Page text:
Wayne Wanta. Encyclopedia of Journalism. Editor: Christopher H Sterling. Sage Publication. 2009.
Agenda setting is a concept that explores effects of exposure to news media. The logic behind agenda setting is that the news media do not necessarily tell people what to think but instead influence what people think about—they are an influence on the public’s perception of which issues are important. The agenda-setting effect involves social learning—individuals learn the relative importance of a menu of issues based on how much coverage those issues receive in the news media. Since the initial study conducted during the 1968 U.S. presidential election (McCombs and Shaw, 1972), several hundred research studies have examined this process, making it one of the most thoroughly researched theories in the journalism and mass communication field.
Agenda setting has been a remarkably flexible theoretical approach. Researchers have applied the agenda-setting theoretical framework to studies involving such topics as content analyses of news coverage on a single issue and experiments examining information processing of news content.
The process of agenda setting begins with coverage of a particular issue. For example, a local newspaper could decide to run a series of stories dealing with why we need strict gun control laws. The paper’s readers would be exposed to the stories. The stories would not necessarily lead readers to believe that the United States needs strict gun control laws. Rather, the effect of the stories would be to raise the salience of gun control as an issue in readers’ minds. The coverage would lead readers to raise gun control on their own agenda of issues with which they are concerned.
Because agenda-setting research concerns the transferal of issue salience from news media to the public, analyses often combine two research methodologies: a content analysis of media coverage and responses to a public opinion survey. Many studies employ a survey item commonly used in Gallup polls. This “most important problem” question asks respondents: “What is the number one problem facing our country today?” Responses to this open-ended question are then used to form the public agenda.
Agenda-setting research can be grouped into five categories: original tests of the hypothesis, contingent conditions affecting the magnitude of agenda-setting effects, influences on the media agenda, consequences of agenda setting, and second-level agenda setting.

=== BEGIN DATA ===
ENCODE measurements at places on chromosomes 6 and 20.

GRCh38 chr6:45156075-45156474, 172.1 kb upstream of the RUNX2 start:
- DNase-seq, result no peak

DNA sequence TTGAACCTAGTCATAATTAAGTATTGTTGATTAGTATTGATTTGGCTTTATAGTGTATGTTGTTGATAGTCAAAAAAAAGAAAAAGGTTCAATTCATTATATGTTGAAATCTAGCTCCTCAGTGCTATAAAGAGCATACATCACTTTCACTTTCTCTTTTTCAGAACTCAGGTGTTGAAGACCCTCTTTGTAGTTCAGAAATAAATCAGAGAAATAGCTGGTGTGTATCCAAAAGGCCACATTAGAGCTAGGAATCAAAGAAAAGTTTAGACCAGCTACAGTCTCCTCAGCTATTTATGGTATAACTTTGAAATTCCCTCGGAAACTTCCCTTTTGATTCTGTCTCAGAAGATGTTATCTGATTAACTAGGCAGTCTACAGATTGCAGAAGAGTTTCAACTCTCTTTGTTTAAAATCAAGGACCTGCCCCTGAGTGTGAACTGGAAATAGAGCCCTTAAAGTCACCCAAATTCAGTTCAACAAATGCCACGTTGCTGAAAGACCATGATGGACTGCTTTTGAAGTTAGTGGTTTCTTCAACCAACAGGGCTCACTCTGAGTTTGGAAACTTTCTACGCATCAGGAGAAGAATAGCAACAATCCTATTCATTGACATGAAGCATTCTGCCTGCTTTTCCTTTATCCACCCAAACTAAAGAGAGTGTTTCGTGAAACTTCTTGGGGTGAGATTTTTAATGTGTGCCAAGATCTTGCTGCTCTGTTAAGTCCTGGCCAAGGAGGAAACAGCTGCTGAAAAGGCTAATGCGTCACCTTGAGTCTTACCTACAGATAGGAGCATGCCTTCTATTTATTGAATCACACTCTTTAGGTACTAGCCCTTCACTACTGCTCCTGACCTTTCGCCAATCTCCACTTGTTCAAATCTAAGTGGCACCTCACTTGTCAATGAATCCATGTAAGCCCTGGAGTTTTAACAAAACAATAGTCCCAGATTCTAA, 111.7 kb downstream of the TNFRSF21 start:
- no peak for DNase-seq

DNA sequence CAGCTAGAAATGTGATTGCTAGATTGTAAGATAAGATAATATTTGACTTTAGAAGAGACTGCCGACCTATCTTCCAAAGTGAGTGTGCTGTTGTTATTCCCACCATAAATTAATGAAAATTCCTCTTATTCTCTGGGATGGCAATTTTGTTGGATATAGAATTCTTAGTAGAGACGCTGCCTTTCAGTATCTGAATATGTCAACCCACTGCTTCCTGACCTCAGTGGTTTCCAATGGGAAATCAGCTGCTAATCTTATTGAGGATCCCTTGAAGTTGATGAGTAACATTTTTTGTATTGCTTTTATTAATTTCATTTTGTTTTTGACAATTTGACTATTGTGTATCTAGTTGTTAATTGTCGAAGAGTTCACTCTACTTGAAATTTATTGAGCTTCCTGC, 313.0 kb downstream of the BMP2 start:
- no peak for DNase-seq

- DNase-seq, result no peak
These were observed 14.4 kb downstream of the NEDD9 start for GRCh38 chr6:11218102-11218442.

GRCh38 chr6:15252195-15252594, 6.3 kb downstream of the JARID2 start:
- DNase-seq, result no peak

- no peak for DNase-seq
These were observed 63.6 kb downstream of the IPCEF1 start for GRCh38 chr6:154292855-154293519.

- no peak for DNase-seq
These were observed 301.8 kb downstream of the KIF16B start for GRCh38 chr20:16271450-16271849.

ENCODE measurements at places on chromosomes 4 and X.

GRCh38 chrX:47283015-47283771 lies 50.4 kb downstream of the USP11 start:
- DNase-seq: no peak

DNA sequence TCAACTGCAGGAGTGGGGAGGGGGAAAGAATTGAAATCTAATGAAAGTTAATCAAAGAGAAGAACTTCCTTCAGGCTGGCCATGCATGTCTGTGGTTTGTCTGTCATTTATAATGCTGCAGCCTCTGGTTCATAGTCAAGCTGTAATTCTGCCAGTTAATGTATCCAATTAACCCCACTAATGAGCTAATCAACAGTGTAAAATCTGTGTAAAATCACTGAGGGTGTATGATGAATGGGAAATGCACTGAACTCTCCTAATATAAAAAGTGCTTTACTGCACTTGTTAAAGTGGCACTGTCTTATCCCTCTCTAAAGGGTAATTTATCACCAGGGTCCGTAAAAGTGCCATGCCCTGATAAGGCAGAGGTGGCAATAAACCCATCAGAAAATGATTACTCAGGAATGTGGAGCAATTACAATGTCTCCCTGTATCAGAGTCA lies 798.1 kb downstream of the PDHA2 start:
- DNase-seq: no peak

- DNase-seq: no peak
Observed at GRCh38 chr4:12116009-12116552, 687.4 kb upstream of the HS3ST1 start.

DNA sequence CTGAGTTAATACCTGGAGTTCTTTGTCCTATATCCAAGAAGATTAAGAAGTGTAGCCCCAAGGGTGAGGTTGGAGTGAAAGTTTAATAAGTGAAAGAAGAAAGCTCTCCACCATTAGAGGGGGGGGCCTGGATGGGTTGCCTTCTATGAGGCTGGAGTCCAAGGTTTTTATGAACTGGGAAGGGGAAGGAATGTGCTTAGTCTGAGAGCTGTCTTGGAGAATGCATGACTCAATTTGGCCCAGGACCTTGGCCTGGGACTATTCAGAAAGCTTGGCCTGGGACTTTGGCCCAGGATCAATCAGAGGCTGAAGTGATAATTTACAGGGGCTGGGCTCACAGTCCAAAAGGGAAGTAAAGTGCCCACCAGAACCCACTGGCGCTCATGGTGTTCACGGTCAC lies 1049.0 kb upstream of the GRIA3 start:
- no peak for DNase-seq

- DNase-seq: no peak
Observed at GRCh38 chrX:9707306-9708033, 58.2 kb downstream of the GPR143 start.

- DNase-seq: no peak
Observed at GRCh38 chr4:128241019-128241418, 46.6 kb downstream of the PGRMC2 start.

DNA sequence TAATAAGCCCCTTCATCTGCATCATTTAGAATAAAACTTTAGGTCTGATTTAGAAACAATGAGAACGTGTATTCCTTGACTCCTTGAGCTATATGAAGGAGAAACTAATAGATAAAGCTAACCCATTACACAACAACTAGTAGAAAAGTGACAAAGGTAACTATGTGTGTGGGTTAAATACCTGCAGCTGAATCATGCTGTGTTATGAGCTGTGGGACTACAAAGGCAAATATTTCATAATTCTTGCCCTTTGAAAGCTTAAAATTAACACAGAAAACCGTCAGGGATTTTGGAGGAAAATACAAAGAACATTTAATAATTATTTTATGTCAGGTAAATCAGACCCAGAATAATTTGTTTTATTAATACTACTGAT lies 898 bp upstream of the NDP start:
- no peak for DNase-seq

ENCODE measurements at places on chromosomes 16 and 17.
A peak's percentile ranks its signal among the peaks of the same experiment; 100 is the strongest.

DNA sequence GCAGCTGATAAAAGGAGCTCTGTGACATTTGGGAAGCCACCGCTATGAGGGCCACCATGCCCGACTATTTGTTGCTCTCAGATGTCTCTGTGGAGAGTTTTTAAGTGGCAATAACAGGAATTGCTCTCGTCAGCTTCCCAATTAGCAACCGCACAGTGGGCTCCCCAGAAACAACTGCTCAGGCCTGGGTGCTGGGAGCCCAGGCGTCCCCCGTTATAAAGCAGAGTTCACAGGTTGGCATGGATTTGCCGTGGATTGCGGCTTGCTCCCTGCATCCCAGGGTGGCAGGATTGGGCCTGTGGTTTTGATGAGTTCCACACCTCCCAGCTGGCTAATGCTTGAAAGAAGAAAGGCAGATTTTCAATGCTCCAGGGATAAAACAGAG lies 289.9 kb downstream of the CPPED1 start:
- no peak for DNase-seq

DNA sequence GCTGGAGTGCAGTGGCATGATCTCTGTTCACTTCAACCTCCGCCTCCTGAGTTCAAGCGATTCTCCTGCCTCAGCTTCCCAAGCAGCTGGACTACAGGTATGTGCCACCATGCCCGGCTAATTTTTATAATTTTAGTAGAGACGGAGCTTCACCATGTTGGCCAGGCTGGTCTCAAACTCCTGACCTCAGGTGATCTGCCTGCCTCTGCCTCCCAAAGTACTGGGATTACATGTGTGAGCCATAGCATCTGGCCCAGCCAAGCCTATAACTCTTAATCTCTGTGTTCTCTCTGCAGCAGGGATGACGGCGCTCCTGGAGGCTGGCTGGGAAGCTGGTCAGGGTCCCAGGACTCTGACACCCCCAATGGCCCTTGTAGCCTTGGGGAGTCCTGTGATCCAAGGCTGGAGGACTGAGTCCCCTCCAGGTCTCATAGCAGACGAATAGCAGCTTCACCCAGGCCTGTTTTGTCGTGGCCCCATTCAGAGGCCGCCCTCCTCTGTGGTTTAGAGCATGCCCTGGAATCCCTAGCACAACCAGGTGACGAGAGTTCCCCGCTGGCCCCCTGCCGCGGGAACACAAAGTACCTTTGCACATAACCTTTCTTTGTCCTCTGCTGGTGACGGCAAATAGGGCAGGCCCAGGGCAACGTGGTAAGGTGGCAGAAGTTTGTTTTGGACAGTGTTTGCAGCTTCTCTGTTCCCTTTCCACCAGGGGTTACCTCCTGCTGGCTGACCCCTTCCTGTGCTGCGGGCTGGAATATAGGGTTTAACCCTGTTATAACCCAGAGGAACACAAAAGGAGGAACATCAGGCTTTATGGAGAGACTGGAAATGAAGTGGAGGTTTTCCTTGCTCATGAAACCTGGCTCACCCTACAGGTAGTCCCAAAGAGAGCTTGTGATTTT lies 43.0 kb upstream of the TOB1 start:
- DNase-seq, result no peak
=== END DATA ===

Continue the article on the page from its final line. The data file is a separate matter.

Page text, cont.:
The original hypothesis emerged at a time when media effects research was struggling. Prior research in the 1950s and early 1960s consistently found minimal effects of mass media. Many of these studies, however, were looking for behavioral effects of mass communication—notably, media influence on voting behavior. Early agenda-setting researchers, however, examined a different effect of mass media—a cognitive effect in which individuals learn about the important issues of the day from media coverage. Thus, instead of a powerful (behavioral) effect of media, agenda-setting researchers were proposing a moderate (cognitive) effect.
Agenda-setting researchers have examined this moderate effect using many different methodologies. At the heart of the analyses has been a comparison of two issue agendas—the media agenda, or those issues receiving news coverage, and the public agenda, or the list of issues perceived as important by the public. Research centers on how issue salience is transferred from the media to the public.
The original agenda-setting hypothesis proposed an analysis of an “agenda” of issues—or a series of issues. Some researchers, however, have conducted analyses employing a single issue. Single issue studies are especially effective at examining agenda-setting effects across time—how the rise and fall of media coverage coincides with the parallel rise and fall of public concern about the issue. Issues examined in agenda-setting research have included the economy, the environment, civil rights, and Watergate.
Researchers also have employed different units of analysis. Some studies focus on the issue as the unit of analysis by aggregating survey respondents—grouping individuals according to the issue that they believe is the most important problem. Other studies examine differences across individuals—which personal characteristics play a role in the agenda-setting process. Finally, agenda-setting effects have been studied in many different countries and cultures. In addition to the United States, these include Taiwan, Germany, Sweden, Australia, South Korea, China, Argentina, and Japan, among others.